The bazaar hummed with activity as though it summer. On the way to the Ranii house, we stopped at the bakery near the end of the bazaar and picked up a dozen flat breads, nonie sangak, hot out of the oven. At the shop across the alley, we purchased several pails of fresh yogurt, a kilo of goat cheese and a couple of football-shaped melons. We met up with the group who'd spent the night at Len and Marsha's place at Maidone Moshtack as they were turning onto Zariff Street. They'd also picked up flat bread and yogurt, as well as a couple of kilos of pomegranates and grapefruits and a huge sack of jumbo shrimp and lobsters brought up that morning from the Persian Gulf by lorry that had, somehow, negotiated the snow covered and icy roads.
We never once saw a car on Zariff Street, the roads on this end of town were so bad no one was attempting to drive on them. Getting to the Ranii house by foot on the slippery sidewalks was a challenge since no one had winter boots, of course. Most of us were also freezing. Nobody had brought winter coats or hats or scarves or mittens to Iran. The group milled around outside another bakery as Gretchen and Marsha went inside to purchase a couple of kilos of colompay cookies, a Kerman specialty, pocket pastries filled with fig jam. The bakery was warm inside and before long a number of folks in our group had jammed into the little store to buy more cookies...and to defrost.
Jim and Cindy's house was just up the block. It was toasty inside and smelled marvelous. Cindy had baked a half-dozen loaves of bread, American style, while the rest of us were drinking vodka the night before and was now cooking a huge batch of French toast. Gretchen pulled a quart of New York State maple syrup out of the bag she was carrying, a gift from a friend at home that had arrived in the mail a few weeks prior. She and Cindy had planned the menu for this communal breakfast all along.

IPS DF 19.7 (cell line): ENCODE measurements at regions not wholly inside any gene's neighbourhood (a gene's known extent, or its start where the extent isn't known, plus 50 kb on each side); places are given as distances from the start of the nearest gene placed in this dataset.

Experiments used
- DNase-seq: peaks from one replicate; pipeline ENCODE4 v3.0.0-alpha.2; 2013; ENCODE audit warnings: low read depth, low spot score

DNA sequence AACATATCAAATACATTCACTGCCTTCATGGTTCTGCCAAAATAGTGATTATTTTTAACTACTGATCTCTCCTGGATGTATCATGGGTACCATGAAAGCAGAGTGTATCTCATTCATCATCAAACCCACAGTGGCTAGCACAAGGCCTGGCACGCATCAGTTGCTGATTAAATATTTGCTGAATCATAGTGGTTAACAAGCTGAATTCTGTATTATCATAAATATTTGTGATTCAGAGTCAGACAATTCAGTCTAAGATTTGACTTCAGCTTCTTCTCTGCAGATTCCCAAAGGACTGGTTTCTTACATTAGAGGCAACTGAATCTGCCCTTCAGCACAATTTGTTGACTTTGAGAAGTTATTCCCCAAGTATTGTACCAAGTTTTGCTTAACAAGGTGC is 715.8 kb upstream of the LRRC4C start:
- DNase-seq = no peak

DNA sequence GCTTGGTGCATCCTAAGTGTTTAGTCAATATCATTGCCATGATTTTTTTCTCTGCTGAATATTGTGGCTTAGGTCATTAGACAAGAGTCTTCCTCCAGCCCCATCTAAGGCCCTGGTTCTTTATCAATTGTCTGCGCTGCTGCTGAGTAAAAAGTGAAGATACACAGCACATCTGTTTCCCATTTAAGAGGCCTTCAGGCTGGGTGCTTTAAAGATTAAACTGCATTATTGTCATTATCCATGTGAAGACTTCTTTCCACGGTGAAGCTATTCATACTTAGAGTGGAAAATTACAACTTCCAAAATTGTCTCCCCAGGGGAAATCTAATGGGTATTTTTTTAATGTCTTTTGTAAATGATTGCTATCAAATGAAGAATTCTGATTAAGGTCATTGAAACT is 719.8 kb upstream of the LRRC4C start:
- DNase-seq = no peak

We feasted. Breakfast was followed by rounds of celebratory vodka shots and other inebriants, then followed by several kilos of freshly boiled shrimp and lobster, then more vodka. I lifted my glass and offered a toast to our hosts, Jim and Cindy and to Jim's brilliant idea to get as many Peace Corps volunteers as possible to Kerman for Christmas and then to Pastor Kahlil for last night's church service. The Father Christmas thing had been Kahlil's idea. Jim had discussed his plot to get a bunch of volunteers into town and asked if Kahlil would have a Christmas Eve service in his little Anglican church. Kahlil's wife, Janet, instantly agreed that he'd do the service. She was a little lonely as the only Australian in town, and welcomed the opportunity to have company and conversations in English with real Westerners for a change. Kahlil came up with a the ancient, faded, red Father Christmas costume that Jim wore into the church on Christmas Eve. Jim was a tall, skinny guy and the suit was meant for a much fatter man, so it hung huge on him. He tied a rope around his waist to keep the pants from falling down and had to roll the pants legs up several times to keep from tripping on them. Jim's scruffy black beard and mustache had to serve for the fake Santa beard Kahlil had in his costume box. That one was old, gray and moldy and Jim refused to put it on.